KOKKIE KOOYMAN: Maybe, just to step back for a second on that, bear in mind that that down move that you’re measuring now over eight months or so, can be broken down into two periods. The price of financials, as with the rest of the market, fell significantly up to March 23, and financials sold down more. It makes sense. When you do get a recession as sharp as this one was – and I’m saying “was” because I think the world is coming out of recession – when you get a downturn as sharp as this recession, there are two risks to banks and the financial sectors; insurers as well. The one is just a loss of business and, worse, significant bad debts as clients default on their payments. And the second one is that, during recessions, your central banks cut interest rates and so you get significant margin pressure.
As you go into a recession, you’re not quite sure how bad it’s going to be. So the wise thing to do for investors is just to sell out of that sector, or reduce your exposure to that sector, until you get certainty. On March 23, Jerome Powell, the Fed chairman, gave his speech, basically saying they are going to stand behind the economy and make sure that “we have a recovery”. And since then they’ve followed that up quite a few times, saying they’ll do everything they can to get the unemployment rate down in the US again, and the US economy growing. And since then, finances have recovered.
And recovery has actually been in line with the other indices. It’s just that the initial fall in those first three months of the year was actually significantly more than anything else. So, if you look forward now, as I said, the discount of financials to the rest of the index is significant but, more importantly, the financial sector now, and by the way the other cyclicals, will all follow the same [way] – your industrials, your manufacturing companies – or follow the same pattern. We see this in any recession.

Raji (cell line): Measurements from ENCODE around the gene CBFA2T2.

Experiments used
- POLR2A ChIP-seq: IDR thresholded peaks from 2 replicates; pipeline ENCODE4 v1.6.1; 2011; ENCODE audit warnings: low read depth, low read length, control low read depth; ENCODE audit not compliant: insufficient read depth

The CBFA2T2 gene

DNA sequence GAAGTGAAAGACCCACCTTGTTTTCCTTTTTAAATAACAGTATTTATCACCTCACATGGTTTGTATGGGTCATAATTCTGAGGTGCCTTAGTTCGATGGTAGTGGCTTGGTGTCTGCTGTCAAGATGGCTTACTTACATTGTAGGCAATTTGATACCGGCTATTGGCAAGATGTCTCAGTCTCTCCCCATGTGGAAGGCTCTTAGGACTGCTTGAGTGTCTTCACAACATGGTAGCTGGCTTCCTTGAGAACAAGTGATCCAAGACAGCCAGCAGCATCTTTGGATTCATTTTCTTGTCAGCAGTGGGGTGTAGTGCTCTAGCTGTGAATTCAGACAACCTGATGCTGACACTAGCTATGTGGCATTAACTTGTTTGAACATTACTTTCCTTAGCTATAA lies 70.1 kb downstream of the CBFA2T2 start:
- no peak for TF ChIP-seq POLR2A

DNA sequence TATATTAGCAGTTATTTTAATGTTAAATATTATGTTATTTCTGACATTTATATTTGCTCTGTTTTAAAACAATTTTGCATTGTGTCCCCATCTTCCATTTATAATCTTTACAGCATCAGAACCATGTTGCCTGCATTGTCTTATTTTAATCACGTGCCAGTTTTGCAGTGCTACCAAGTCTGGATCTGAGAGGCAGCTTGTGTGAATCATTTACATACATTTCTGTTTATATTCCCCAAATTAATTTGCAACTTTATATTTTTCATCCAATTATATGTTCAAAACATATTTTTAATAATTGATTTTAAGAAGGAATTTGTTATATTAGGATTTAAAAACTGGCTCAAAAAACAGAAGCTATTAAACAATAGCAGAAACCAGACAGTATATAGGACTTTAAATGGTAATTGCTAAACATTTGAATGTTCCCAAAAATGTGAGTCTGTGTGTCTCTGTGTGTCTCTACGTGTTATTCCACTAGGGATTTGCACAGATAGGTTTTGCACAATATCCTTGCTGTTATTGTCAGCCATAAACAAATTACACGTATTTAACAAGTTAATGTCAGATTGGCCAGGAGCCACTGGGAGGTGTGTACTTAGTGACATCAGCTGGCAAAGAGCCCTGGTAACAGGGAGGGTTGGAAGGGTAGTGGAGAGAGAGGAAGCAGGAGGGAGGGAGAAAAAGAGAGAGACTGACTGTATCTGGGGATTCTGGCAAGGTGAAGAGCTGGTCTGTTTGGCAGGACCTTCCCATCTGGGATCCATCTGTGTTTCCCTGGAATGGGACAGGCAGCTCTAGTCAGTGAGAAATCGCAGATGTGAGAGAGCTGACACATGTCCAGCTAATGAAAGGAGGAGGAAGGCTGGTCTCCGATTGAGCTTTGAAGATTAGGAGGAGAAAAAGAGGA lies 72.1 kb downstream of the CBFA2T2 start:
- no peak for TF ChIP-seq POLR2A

If you go back the past 100 years, you just go and study recession – obviously, we focus on the financial sector – your bad debts peak just after the recession troughs. And that makes sense because that’s when all your bad debts come through. But, as the economy recovers, they start falling off and you’ll recall, in the results that we’ve seen over the past few weeks, every financial company that’s been reporting has been reporting earnings down 90, 70, 80% – significant amounts.
But largely those falls in earnings have been due to provision for bad debt charges. Remember, those are provisions for bad debts; they are to come. If those provisions are sufficient, then that means they are going to be once-off, and next year those provisions don’t recur. And then next year you’re going to be having interviews with management. They’re going to report earnings have jumped by 50, 60%. And so I think for investors now you want to invest in those sectors that have been the hardest hit, and you want to invest in the companies that have come through strongly. So you don’t want to bank on turnarounds. In South Africa, for instance, your FirstRand is a brilliant company, well managed, a very good senior team, with a good track record of shareholder value growth. And so next year they’re going to report on very strong earnings.
So I think for investors now, you need a bit of patience because there is still uncertainty in the next three months about the strength of recovery, once the aid programmes are discontinued. Especially in the US and the UK you’ve had aid programmes, and those run out. So then we are really going to see in October, November, whether the economies can stand on their own legs. The banks tell us in all our interviews that they will be able to do that. So we are going to see a strong, a good recovery in earnings, and then specifically the financial sector will start paying dividends again. A lot of them will be on different yields of 6%. So, for investors with patience of a year, I think certainly your financials and most of your cyclicals in terms of industrial companies – even, though, your hotel groups, even airlines, have a bit more risk – will outperform technology shares, I think, on a 12-month basis.